Jacinta: The larynx, responsible for sound production among other things. A housing for the vocal folds. So what do you fee?
Canto: Yes I feel a strong vibration with ‘z’, and nothing, or the faintest shadow of a vibration with ‘s’.
Jacinta: So now try ‘f’ and ‘v’. Then t/d, p/b and k/g.
Canto: Got it, and never to be forgotten. So that’s all we need to know about voiced and unvoiced consonants?
Jacinta: It’s something that could be done with learners – without overdoing it. I’d only point it out to learners who are having trouble with those consonants. And it’s intrinsically interesting, of course.
Canto: So this raises questions about speech generally, and that great musical instrument you mentioned. Is the regular patterning of sound by our lips, our tongues and so on to make speech, is that very different for different languages, and is this a barrier for some people from different language backgrounds to learning English?
Jacinta: Well you know that there different ways of speaking in English, what we call accents and dialects, so there are different ways of saying English. For L2 learners, especially if they take up their L2 – in this case English – later rather than sooner, it’s unlikely that they’ll lose their L1 accent, but this is unlikely to affect comprehension if they can get the syntax right.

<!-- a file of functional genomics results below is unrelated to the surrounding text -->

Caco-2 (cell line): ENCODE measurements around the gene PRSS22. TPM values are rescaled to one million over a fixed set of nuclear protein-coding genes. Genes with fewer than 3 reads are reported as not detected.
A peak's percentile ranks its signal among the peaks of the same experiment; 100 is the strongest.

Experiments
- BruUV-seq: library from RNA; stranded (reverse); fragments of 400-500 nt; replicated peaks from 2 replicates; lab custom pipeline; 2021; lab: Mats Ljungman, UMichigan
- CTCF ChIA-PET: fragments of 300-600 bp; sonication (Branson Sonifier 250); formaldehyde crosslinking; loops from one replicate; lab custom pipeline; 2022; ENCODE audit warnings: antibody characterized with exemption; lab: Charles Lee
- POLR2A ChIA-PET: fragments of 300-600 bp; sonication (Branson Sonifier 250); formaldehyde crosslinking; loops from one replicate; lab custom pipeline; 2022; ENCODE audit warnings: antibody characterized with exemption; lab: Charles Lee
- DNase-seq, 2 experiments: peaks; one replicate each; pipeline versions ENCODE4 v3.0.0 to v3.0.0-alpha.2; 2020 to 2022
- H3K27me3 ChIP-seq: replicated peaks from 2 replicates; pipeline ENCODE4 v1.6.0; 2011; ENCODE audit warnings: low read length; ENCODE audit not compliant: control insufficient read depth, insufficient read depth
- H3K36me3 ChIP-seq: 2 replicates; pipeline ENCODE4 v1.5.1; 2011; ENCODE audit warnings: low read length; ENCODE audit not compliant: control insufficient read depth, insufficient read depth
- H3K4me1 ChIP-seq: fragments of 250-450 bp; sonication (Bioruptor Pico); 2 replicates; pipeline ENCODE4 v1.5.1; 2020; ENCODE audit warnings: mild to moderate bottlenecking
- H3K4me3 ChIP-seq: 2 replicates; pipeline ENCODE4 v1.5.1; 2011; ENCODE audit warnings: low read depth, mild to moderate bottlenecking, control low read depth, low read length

Canto: I’ve noticed that Vietnamese speakers in particular have trouble producing some English word endings. What’s that about?
Jacinta: The Viet language, like a lot of Asian languages, doesn’t have consonantal word endings. So that’s why they ‘miss’ plurals in speech (s,z), as well as saying ‘I lie’ for ‘I like’, and the like. They have the same problem with t, v, j and other consonants. They also have trouble with consonantal combos in the middle of words. And according to the ESLAN website, they ‘struggle greatly with the concept of combining purely alveolar sounds with post palatal ones’.
Jacinta: Okay let’s learn this together. An alveolar consonant is one that employs the tongue against or close to the superior or upper alveolar ridge. That’s on the roof of the mouth getting close to the upper teeth, and it’s called alveolar because this is where the sockets of the teeth – the alveoli – are. You can feel a ridge there. English generally uses the tongue tip to produce apical consonants while French and Spanish, for example, uses the flat or blade of the tongue to produce laminal consonants.
Canto: So can you give me an example of an apical alveolar consonant?
Jacinta: Yes, the letter n is called an alveolar nasal consonant. Try it, an